Kant-Studien 105 (4):573-597 (2014)

Authors
Andrew Chignell
Princeton University
Abstract
My goal in this paper is to show that Kant’s prohibition on certain kinds of knowledge of things-in-themselves is motivated less by his anti-soporific encounter with Hume than by his new view of the distinction between “real” and “logical” modality, a view that developed out of his reflection on the rationalist tradition in which he was trained. In brief: at some point in the 1770’s, Kant came to hold that a necessary condition on knowing a proposition is that one be able to prove that all the items it refers to are either really possible or really impossible. Most propositions about things-in-themselves, in turns out, cannot meet this condition. I conclude by suggesting that the best interpretation of this modal condition is as a kind of coherentist constraint.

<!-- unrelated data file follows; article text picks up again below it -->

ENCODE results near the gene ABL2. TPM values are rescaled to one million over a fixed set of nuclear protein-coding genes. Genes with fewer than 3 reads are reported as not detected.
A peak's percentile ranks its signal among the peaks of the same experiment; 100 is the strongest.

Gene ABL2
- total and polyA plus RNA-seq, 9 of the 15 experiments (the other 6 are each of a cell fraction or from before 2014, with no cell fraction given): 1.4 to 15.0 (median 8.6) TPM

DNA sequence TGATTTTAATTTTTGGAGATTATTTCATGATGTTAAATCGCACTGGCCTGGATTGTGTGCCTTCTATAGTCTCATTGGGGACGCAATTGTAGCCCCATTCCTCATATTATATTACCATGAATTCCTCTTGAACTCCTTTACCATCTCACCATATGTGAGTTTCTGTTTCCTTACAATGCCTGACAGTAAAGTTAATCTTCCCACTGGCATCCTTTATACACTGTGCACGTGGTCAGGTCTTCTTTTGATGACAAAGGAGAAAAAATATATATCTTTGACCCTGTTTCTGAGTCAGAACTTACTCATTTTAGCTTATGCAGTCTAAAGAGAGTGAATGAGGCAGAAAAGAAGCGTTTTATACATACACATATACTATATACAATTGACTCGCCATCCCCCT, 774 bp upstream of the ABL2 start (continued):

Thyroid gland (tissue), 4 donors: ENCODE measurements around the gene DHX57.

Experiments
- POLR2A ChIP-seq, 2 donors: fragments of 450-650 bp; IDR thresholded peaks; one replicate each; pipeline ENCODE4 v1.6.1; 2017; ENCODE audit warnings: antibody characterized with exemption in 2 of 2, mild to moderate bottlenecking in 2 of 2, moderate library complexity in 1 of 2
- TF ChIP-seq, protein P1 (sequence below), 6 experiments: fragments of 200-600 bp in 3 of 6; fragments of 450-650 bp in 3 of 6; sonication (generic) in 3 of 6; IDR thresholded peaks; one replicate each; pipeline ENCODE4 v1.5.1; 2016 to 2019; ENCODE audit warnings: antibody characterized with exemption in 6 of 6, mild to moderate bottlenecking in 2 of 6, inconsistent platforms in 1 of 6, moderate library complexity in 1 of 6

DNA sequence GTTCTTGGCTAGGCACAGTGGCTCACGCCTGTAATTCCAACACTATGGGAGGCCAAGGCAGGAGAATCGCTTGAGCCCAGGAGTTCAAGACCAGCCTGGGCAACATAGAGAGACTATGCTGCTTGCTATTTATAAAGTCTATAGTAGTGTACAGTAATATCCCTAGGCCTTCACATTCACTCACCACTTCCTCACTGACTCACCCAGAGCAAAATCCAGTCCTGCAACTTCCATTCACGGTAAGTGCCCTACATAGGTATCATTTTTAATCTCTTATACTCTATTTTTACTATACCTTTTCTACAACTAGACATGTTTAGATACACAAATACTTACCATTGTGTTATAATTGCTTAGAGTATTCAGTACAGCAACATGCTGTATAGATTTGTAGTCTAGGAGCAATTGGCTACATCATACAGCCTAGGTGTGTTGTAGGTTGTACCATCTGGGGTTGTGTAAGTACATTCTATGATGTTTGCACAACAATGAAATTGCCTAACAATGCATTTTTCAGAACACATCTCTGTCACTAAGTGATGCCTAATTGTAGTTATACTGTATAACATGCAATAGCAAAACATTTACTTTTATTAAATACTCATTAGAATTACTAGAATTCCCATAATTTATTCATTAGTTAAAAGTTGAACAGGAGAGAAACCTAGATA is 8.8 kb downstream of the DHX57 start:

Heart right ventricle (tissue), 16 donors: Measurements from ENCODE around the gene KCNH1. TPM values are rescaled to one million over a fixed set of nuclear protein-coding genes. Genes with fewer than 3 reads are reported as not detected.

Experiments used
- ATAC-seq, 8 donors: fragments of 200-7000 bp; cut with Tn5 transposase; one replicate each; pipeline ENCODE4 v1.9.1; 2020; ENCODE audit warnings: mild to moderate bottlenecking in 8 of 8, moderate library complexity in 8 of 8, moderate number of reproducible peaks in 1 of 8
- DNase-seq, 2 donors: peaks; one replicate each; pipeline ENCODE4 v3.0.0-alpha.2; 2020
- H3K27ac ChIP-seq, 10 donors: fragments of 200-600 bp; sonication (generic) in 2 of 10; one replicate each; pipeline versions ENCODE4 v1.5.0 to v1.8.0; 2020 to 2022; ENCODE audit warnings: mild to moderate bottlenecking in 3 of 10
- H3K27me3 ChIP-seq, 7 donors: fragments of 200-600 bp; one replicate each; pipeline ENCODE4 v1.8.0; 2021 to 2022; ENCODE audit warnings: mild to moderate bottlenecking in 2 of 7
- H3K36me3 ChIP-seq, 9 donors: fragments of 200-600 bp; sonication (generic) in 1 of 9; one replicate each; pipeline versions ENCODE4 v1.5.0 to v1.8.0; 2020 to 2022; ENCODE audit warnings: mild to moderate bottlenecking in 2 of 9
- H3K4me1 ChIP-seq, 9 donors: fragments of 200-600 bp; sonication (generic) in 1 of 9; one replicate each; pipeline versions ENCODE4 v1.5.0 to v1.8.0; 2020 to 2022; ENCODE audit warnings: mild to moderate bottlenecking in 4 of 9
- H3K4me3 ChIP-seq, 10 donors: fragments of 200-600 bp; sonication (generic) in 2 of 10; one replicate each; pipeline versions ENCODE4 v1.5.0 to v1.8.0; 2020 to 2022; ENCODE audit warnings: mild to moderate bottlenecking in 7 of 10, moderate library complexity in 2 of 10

Keywords Kant  Knowledge  Coherence  Cognition  Ignorance  Things-in-Themselves
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DOI 10.1515/kant-2014-0027
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Kant on Cognizing Oneself as a Spontaneous Cognizer.Markus Kohl - 2020 - Canadian Journal of Philosophy 50 (3):395-412.

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